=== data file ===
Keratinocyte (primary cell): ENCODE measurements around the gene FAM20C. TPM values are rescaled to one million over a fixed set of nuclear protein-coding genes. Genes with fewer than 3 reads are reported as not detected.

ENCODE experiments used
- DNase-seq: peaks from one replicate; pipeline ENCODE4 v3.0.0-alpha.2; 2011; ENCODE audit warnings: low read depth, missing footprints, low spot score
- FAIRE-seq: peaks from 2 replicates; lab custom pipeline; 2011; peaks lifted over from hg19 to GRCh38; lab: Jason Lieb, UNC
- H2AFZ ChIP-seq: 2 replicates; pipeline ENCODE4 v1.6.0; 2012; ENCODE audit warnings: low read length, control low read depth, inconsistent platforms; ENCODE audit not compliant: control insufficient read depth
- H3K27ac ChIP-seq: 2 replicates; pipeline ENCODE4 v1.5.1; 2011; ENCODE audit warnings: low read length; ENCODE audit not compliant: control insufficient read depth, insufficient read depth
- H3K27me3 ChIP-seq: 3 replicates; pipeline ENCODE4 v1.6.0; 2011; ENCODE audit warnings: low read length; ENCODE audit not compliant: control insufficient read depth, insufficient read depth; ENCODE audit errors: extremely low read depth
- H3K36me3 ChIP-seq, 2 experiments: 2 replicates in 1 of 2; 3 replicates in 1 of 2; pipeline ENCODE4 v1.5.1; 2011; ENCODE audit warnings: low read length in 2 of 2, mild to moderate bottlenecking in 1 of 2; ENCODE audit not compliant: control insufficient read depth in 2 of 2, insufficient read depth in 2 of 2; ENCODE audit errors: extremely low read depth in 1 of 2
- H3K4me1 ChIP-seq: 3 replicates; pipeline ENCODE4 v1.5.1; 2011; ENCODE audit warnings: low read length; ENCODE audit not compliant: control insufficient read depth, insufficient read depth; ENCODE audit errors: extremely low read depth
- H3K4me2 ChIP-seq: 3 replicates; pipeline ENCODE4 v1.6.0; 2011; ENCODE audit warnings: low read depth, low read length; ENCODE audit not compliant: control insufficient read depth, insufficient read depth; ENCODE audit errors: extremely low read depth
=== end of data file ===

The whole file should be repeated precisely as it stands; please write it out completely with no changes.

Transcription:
Keratinocyte (primary cell): ENCODE measurements around the gene FAM20C. TPM values are rescaled to one million over a fixed set of nuclear protein-coding genes. Genes with fewer than 3 reads are reported as not detected.

ENCODE experiments used
- DNase-seq: peaks from one replicate; pipeline ENCODE4 v3.0.0-alpha.2; 2011; ENCODE audit warnings: low read depth, missing footprints, low spot score
- FAIRE-seq: peaks from 2 replicates; lab custom pipeline; 2011; peaks lifted over from hg19 to GRCh38; lab: Jason Lieb, UNC
- H2AFZ ChIP-seq: 2 replicates; pipeline ENCODE4 v1.6.0; 2012; ENCODE audit warnings: low read length, control low read depth, inconsistent platforms; ENCODE audit not compliant: control insufficient read depth
- H3K27ac ChIP-seq: 2 replicates; pipeline ENCODE4 v1.5.1; 2011; ENCODE audit warnings: low read length; ENCODE audit not compliant: control insufficient read depth, insufficient read depth
- H3K27me3 ChIP-seq: 3 replicates; pipeline ENCODE4 v1.6.0; 2011; ENCODE audit warnings: low read length; ENCODE audit not compliant: control insufficient read depth, insufficient read depth; ENCODE audit errors: extremely low read depth
- H3K36me3 ChIP-seq, 2 experiments: 2 replicates in 1 of 2; 3 replicates in 1 of 2; pipeline ENCODE4 v1.5.1; 2011; ENCODE audit warnings: low read length in 2 of 2, mild to moderate bottlenecking in 1 of 2; ENCODE audit not compliant: control insufficient read depth in 2 of 2, insufficient read depth in 2 of 2; ENCODE audit errors: extremely low read depth in 1 of 2
- H3K4me1 ChIP-seq: 3 replicates; pipeline ENCODE4 v1.5.1; 2011; ENCODE audit warnings: low read length; ENCODE audit not compliant: control insufficient read depth, insufficient read depth; ENCODE audit errors: extremely low read depth
- H3K4me2 ChIP-seq: 3 replicates; pipeline ENCODE4 v1.6.0; 2011; ENCODE audit warnings: low read depth, low read length; ENCODE audit not compliant: control insufficient read depth, insufficient read depth; ENCODE audit errors: extremely low read depth